Mughal army 1667

Ram Singh managed to reach Dhaka in 1668 / 69 and had an audience with Shaiste Khan, who assured him of further help against the Assamese and warned him about the land and its peculiarities.

As for Lachit Barphukan, he did not rest on his laurels for even a single day and immediately got down to the work on rebuilding the fortifications and strengthening the forts in view of the impending Mughal invasion. His plan was simple – to build a ring of very strong defenses around Guwahati and fight the Mughals tooth and nail at this point in the Brahmaputra. This was because the Brahmaputra was at its narrowest near Guwahati, thus he intended to trap the Mughals at this point in the river, much like one would choke an army in a narrow mountain pass (strategem). Sufficient number of paiks were placed to guard the fortifications.

One incident  which happened during the building of these embankments around Guwahati which has since become part of Assamese folklore.

Lachit Barphukan’s plan was simple – he intended to fortify and guard the city of Guwahati so as to prevent the Mughals from sailing further east to Gargaon, the capital. All possible resources were thrown into the war effort. By the time Ram Singh reached Dhaka from Agra and began sailing towards Guwahati, the embankments and fortifications were complete – save for one very crucial patch. The person in charge was Lachit’s own maternal uncle. Lachit Barphukan realized that time was short and exhorted his uncle to keep working through the night so that the embankment would be complete. It was afterall , just a question of a few more hours of work. But Lachit’s uncle completely ignored his orders !The next morning, Lachit Barphukan beheaded his own maternal uncle for dereliction of duty and being callous towards defending the Brahmaputra Valley. For Lachit Barphukan, his attitude amounted to treason – punishable by death. The exact location of the embankment is unknown, but the story itself is very popular as Assamese folklore.

This raised Lachit Barphukan’s stature immeasurably in the eyes of the people and soldiers and they coalesced as one to face the Mughal threat.

Ram Singh began attacking the western outposts of the Ahom kingdom by 1669 and as planned, the soldiers retreated towards Guwahati , luring Ram Singh into the trap.

Ram Singh, seeing that he had easily gained a number of forts, grew haughty and believed his work was already done. In reality, he had almost fallen into the trap.

Ram Singh then sent a bag of poppy seeds to Lachit Barphukan, with the message that the Mughal army was as numerous as the seeds in the bag. Not one to bear an insult, either on the battle field or in diplomacy, Lachit Barphukan as a reply sent a tube full of sand from the river bank ! The message being that the Assamese army was as numerous as grains of sand. And while the poppy seeds could be ground into a paste, the sand was insoluble !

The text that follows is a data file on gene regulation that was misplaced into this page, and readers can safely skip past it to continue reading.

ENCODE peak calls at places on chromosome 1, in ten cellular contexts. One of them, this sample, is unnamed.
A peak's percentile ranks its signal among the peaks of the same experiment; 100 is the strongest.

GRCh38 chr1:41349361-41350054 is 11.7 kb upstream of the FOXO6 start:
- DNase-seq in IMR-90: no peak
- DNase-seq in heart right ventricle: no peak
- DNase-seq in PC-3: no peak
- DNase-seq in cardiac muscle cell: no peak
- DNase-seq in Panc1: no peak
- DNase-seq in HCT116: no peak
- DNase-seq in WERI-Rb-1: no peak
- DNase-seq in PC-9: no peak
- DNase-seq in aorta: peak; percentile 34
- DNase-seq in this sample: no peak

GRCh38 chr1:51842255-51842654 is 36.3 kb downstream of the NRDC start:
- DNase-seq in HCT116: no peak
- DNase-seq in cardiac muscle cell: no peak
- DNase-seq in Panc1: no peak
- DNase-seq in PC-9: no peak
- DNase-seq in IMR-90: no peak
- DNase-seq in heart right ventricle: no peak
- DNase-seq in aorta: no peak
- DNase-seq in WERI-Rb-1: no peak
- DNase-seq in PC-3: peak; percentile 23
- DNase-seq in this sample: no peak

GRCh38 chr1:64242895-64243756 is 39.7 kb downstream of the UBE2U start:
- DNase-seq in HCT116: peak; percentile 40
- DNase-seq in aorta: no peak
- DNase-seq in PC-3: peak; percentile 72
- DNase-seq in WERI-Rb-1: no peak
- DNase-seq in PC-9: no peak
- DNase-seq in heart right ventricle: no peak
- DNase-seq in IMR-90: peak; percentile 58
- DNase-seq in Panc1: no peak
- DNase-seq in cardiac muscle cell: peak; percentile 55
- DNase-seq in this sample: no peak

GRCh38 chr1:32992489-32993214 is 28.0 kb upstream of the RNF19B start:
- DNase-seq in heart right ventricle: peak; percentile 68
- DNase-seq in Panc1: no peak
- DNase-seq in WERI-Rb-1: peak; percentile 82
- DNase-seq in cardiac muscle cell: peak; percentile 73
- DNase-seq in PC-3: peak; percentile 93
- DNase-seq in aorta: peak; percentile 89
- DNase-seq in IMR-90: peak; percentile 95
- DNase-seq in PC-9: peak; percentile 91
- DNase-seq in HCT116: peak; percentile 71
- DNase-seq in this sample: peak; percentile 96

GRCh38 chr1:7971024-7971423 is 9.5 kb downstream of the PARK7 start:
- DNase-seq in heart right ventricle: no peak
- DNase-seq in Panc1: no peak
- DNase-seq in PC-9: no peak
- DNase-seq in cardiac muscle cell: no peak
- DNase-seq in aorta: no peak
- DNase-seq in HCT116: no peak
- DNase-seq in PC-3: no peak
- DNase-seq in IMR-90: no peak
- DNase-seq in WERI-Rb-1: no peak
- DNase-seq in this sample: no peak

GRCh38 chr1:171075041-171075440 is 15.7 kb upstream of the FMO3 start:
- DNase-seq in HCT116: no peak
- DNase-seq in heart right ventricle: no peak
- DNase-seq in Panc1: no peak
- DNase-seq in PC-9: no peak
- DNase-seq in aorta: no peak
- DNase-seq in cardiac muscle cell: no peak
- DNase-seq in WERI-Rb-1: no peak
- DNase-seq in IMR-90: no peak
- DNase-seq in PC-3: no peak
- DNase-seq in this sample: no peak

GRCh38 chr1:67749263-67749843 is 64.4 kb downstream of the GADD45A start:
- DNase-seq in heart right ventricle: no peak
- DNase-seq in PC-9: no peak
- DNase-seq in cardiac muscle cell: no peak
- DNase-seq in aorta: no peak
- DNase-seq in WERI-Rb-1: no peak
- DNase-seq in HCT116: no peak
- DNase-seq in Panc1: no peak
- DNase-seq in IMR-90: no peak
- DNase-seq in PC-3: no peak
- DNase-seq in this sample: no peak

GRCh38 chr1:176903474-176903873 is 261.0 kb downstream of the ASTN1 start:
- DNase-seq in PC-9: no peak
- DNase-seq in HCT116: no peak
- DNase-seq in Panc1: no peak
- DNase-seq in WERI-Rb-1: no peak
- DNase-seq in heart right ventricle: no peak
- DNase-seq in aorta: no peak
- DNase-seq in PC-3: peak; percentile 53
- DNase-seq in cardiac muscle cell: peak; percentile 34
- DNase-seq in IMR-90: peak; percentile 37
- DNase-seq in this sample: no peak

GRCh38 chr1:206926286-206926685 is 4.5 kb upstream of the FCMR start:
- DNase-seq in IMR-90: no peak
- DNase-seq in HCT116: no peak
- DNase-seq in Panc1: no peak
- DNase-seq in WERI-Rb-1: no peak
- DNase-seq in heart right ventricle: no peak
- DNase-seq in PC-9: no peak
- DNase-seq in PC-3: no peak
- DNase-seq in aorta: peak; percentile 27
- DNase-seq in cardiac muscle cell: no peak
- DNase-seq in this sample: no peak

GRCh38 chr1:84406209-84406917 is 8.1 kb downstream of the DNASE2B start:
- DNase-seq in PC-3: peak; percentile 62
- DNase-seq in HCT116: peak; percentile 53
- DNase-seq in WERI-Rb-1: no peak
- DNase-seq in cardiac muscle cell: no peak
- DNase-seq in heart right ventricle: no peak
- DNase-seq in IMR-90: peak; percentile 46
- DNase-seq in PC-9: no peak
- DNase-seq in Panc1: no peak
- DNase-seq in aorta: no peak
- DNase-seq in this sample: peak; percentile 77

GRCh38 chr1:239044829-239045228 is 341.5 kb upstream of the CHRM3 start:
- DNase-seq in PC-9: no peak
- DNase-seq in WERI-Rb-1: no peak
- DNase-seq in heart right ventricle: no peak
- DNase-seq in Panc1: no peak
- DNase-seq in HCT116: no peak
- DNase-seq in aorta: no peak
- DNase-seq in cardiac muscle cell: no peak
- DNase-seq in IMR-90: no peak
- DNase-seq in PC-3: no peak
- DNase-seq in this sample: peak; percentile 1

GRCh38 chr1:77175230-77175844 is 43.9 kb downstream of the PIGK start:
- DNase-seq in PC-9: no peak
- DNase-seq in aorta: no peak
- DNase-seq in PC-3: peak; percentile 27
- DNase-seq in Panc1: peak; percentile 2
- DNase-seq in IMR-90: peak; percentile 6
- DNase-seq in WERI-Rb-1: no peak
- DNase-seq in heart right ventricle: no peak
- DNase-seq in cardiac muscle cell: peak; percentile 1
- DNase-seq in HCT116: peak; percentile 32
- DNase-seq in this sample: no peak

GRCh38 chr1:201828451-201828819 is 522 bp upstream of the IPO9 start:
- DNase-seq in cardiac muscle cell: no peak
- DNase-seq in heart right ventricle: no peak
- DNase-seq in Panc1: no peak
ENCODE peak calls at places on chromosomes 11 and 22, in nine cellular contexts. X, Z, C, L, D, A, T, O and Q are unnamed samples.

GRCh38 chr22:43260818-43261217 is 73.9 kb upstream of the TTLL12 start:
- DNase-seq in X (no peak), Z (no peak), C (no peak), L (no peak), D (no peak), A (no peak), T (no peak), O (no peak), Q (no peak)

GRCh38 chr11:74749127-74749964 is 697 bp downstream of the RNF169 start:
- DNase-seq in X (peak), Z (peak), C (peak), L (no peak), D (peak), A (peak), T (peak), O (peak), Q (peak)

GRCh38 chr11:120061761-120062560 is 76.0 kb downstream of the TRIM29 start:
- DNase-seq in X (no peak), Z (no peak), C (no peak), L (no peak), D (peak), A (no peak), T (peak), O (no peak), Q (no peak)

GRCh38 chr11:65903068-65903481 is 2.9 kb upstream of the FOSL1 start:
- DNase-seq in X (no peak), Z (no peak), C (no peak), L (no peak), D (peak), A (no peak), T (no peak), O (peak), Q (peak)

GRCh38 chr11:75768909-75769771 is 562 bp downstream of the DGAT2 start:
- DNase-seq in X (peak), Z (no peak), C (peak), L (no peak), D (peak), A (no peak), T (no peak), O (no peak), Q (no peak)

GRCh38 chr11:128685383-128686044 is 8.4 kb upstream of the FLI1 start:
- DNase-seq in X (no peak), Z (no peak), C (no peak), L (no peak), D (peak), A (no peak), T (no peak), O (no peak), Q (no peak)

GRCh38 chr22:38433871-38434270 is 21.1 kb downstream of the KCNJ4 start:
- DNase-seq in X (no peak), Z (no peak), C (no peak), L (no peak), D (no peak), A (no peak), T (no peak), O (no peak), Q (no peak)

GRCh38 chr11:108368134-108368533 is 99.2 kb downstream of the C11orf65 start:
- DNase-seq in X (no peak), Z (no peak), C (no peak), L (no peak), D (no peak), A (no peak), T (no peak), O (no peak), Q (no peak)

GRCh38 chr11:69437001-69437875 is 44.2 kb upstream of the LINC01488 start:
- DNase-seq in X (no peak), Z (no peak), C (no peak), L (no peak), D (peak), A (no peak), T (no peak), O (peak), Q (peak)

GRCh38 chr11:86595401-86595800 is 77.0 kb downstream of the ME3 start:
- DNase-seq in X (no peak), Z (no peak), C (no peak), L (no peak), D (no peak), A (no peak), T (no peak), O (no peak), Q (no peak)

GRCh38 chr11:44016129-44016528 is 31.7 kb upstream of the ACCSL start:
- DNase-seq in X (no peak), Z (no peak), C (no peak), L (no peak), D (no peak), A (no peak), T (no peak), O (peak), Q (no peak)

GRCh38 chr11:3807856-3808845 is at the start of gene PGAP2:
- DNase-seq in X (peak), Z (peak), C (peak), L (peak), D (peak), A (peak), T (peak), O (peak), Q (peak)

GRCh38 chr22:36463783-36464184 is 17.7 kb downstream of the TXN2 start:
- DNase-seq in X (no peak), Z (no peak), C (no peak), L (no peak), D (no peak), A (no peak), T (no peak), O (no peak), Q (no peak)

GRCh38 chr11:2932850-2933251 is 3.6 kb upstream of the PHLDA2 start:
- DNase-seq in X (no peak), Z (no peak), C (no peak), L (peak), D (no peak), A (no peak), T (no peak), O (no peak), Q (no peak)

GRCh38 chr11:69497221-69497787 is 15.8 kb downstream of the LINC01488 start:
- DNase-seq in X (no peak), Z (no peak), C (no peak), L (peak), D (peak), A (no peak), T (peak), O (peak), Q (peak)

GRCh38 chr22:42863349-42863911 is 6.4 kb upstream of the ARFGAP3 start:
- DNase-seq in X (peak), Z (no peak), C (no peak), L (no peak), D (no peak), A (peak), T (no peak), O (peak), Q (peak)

Now this message was sent to Ram Singh via two envoys – Nim and Ramcharan. At the Mughal camp, they noticed two exquisitely carved wooden birds, and took an instant liking to them. Although their job was only to deliver a message, Ram Singh persuaded Nim to accept two of the birds as a gift !

Lachit Barphukan was livid on getting this piece of news ! Dereliction of duty was not a trait he was looking for.

Thus, these two incidents showed the entire army that Lachit Barphukan meant to lead by example and indiscipline in the ranks when faced with a mortal danger would not be tolerated. The result was that the Assamese stood together like one monolithic rock inspite of the best of efforts by Ram Singh.

All attempts at conquering various forts were beaten back. Ram Singh sent part of his army to sneak in via a pass in Darrang, this too was found out and the soldiers mercilessly slaughtered. In general, the year 1669 ended with victories for Lachit Barphukan.

Finally a time came when the two armies were left facing each other on the opposite ends of the fields of Alaboi. Ram Singh then tried to sow dissent in the ranks of his enemy. made. Commanders who were not very happy with Lachit in charge  were offered huge bribes.

Lachit was wary of facing the Mughals on an open field, knowing full well that his own army did not consist of any cavalry, and his nemesis had perhaps the best cavalry. It would be suicide for his foot soldiers to face a cavalry charge. But the dissent being sown by Ram Singh and the long delays on the battlefield managed to make Raja Chakradhwaj Singha force his hand — and he issued an ultimatum to Lachit Barphukan to engage Ram Singh.